Timberwolves

Who Should Be Closing Out Games For the Wolves?

Photo Credit: Kyle Ross (USA TODAY Sports)

Every close Minnesota Timberwolves game has had one consistent factor: the wavering success in closing those games. Shutting the door is not easy. Teams will come back from double digits with ease in the modern game. That’s why most great teams have a closer, a player who you can rely upon in these situations. Some call it the clutch gene, but it’s all about being comfortable in the most significant moments and trusting yourself.

The Wolves have a unique predicament because they have three potential closers in Karl-Anthony Towns, D’Angelo Russell, and Anthony Edwards. All three can get a bucket in their own distinct way. Ant can create off the dribble-drive from three or to the rim. KAT can easily hit the three, but he can also take it to them in the post. And DLo can get to any spot on the court he wants and create a makeable shot for himself.

Who is the Best Option?

DLo stands out based on his nickname alone. His “ice in my veins” mantra came early in his career when he proved he could calmly take the last shot, and he continues that to this day. How has it translated, though?

Here is how Russell’s clutch time stats have developed year to year over his career. NBA defines clutch time as any game time when the score is within five points in the final five minutes of the fourth quarter or any overtime period.

D’Angelo Russell Clutch Time Stats

Since arriving in Minnesota, Russell has been the team leader during clutch time in points and assist percentage. Keeping the rock in his hands is the winning strategy. Russell’s ability to create his own shot at average to above-average shooting percentages compared to his normal stats sets him apart. Many others numbers tend to drop off in these scenarios.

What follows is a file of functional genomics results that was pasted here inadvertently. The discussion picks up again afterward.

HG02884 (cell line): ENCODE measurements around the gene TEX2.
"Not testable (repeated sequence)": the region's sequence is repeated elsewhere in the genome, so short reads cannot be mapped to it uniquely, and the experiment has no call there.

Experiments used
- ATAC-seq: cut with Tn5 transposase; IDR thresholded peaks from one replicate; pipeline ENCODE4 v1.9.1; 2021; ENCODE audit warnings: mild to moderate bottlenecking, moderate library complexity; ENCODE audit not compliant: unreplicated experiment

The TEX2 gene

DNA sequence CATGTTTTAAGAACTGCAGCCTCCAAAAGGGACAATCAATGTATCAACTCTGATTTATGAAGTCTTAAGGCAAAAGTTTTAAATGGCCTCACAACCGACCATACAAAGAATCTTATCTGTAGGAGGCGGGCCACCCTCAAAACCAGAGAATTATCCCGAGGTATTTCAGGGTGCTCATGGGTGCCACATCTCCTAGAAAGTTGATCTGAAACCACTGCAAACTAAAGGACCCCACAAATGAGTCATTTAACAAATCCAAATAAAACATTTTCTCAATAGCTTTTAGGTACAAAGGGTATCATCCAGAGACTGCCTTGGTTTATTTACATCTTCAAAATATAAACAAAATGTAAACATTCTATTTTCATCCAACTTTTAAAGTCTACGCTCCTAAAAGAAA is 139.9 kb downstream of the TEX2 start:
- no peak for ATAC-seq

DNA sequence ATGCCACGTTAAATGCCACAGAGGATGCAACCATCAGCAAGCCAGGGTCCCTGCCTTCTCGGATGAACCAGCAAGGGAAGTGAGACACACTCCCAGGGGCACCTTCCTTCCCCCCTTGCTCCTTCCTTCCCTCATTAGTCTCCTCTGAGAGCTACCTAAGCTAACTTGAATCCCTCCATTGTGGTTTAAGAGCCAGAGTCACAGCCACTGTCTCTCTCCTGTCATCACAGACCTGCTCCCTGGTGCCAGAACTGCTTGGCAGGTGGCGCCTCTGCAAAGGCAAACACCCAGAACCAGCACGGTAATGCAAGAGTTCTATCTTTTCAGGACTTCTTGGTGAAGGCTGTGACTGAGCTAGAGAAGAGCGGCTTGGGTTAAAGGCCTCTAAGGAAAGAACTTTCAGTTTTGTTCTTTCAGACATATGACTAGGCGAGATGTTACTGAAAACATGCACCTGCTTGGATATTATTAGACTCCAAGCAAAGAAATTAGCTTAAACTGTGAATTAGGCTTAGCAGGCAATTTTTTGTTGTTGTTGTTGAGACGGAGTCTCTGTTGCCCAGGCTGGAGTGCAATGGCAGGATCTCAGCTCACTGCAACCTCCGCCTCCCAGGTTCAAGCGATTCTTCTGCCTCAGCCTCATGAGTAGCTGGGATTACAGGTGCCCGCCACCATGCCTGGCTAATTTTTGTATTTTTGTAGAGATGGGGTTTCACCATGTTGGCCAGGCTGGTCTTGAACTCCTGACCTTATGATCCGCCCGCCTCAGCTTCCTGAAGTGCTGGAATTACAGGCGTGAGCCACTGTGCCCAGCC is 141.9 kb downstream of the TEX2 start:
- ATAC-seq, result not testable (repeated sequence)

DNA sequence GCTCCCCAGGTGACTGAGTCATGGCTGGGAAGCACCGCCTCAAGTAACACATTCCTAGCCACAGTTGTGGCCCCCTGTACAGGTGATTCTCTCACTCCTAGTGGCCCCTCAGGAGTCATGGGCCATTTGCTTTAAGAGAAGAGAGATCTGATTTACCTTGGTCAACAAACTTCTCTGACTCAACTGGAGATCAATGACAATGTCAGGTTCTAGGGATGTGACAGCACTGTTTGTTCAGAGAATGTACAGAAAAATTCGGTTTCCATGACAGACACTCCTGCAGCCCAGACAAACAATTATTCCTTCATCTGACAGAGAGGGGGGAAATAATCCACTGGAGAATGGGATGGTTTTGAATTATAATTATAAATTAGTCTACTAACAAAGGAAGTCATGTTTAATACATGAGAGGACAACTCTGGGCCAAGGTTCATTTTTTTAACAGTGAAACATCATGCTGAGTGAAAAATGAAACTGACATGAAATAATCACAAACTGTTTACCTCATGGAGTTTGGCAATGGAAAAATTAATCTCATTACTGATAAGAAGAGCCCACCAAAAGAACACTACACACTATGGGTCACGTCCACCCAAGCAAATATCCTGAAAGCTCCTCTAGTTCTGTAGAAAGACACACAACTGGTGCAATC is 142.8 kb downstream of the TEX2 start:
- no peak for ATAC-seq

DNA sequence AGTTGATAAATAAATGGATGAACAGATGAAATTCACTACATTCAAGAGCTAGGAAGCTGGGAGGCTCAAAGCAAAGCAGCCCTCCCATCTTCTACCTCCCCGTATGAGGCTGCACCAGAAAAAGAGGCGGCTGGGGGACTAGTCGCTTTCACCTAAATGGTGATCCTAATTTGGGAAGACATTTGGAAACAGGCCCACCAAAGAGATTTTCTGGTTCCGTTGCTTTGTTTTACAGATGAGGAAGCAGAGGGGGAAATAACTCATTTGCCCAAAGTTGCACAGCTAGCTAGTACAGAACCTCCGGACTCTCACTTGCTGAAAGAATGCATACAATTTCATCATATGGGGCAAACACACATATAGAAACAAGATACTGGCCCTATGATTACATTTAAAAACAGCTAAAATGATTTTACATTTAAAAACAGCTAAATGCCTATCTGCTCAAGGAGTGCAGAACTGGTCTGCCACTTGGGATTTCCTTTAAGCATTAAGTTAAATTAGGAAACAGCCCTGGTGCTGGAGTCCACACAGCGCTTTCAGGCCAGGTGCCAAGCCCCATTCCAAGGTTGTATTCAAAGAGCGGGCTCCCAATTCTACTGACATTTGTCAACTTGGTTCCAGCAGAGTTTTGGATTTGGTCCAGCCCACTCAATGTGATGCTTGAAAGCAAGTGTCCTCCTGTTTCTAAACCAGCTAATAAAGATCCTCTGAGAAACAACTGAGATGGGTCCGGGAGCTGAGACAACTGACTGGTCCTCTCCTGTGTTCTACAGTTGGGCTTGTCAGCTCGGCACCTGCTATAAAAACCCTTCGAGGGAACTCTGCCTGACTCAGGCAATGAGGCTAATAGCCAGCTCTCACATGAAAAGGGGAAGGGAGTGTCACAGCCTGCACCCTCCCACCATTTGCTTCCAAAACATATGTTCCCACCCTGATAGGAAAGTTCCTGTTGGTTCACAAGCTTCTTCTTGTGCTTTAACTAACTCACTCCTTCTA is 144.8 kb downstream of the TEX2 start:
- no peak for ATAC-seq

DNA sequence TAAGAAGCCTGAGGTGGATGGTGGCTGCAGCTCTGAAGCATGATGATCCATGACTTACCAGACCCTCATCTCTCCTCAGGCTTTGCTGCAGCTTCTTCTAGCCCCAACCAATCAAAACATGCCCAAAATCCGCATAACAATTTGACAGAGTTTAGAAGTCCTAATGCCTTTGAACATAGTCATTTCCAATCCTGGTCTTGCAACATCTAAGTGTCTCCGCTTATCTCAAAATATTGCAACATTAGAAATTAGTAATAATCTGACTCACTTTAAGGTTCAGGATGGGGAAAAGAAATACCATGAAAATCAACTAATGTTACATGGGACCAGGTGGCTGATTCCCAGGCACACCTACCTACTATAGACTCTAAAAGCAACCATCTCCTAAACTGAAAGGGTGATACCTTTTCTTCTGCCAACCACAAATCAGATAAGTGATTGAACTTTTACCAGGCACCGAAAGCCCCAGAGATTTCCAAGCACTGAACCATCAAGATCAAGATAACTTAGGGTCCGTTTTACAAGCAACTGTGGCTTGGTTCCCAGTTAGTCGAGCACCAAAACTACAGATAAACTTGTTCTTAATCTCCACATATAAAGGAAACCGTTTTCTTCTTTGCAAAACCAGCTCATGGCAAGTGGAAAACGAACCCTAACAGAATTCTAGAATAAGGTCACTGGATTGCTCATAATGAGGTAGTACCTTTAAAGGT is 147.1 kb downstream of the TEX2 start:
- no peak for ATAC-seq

DLo takes these situations into his own hands, takes pride in his decisions, and that manifests in his late-game play.

KAT and Ant

Russell has delivered in the clutch this year, but have Towns and Edwards? KAT is the best big-man shooter in the league. Of all-time? That’s a discussion for another day.

Edwards is an uber-athletic wing who is quickly becoming a top of his class scorer in the league. KAT and Ant can get a bucket when they want, but they fit even better off the ball when DLo has the rock.

It is all about how the pieces fall together, how it is set up, and gaining chemistry within each other’s skill sets. All three players do not lack confidence.

KAT excels in the high pick-n-pop because he is one of the best shooters in the league from above the break. That is the perfect complement to DLo coming off the screen. Russell can use his playmaking and decision-making to see KAT if he is open or depend on KAT’s gravity to find others.

Edwards is an elite rim-attacker and has shown the ability to be a spot-up shooter this season. He’s shooting 40% in catch-and-shoot situations on 3.3 attempts a game. Ant’s time will come to dominate these late-game situations, but his end-of-quarter/shot clock shot selection still needs work. Fortunately, he’s in a favorable situation where he can develop his offensive game outside of clutch time.

Tertiary Pieces

Minnesota’s late-game success isn’t just about how DLo, KAT, and Ant. They also need to put the right players around them. It comes down to Chris Finch’s ability to consider the nightly matchups by playing to players’ strengths. At times this season, we would even see Finch do an offense-defense substitution pattern with DLo to get an upgrade defensively when the Wolves had to get a vital stop. Sometimes Finch just goes with the hot hand, like when he went with Jaden McDaniels instead of Jarred Vanderbilt against the Memphis Grizzlies.

Having McDaniels, Vanderbilt, Taurean Prince, Patrick Beverley, and Malik Beasley surround Ant, KAT, and DLo allows for multiple scenarios. That is valuable scoring when you have a player having a hot shooting night and want to keep them on the floor.

Ultimately, closing out games comes down to having a plan. If the ball gets too stagnant, so does the off-ball movement, leading to difficult shots. If there can be continuous movement and less hero ball, multiple options can open up the best look for the team in the scenario they face. Then it just comes down to the shots falling in.

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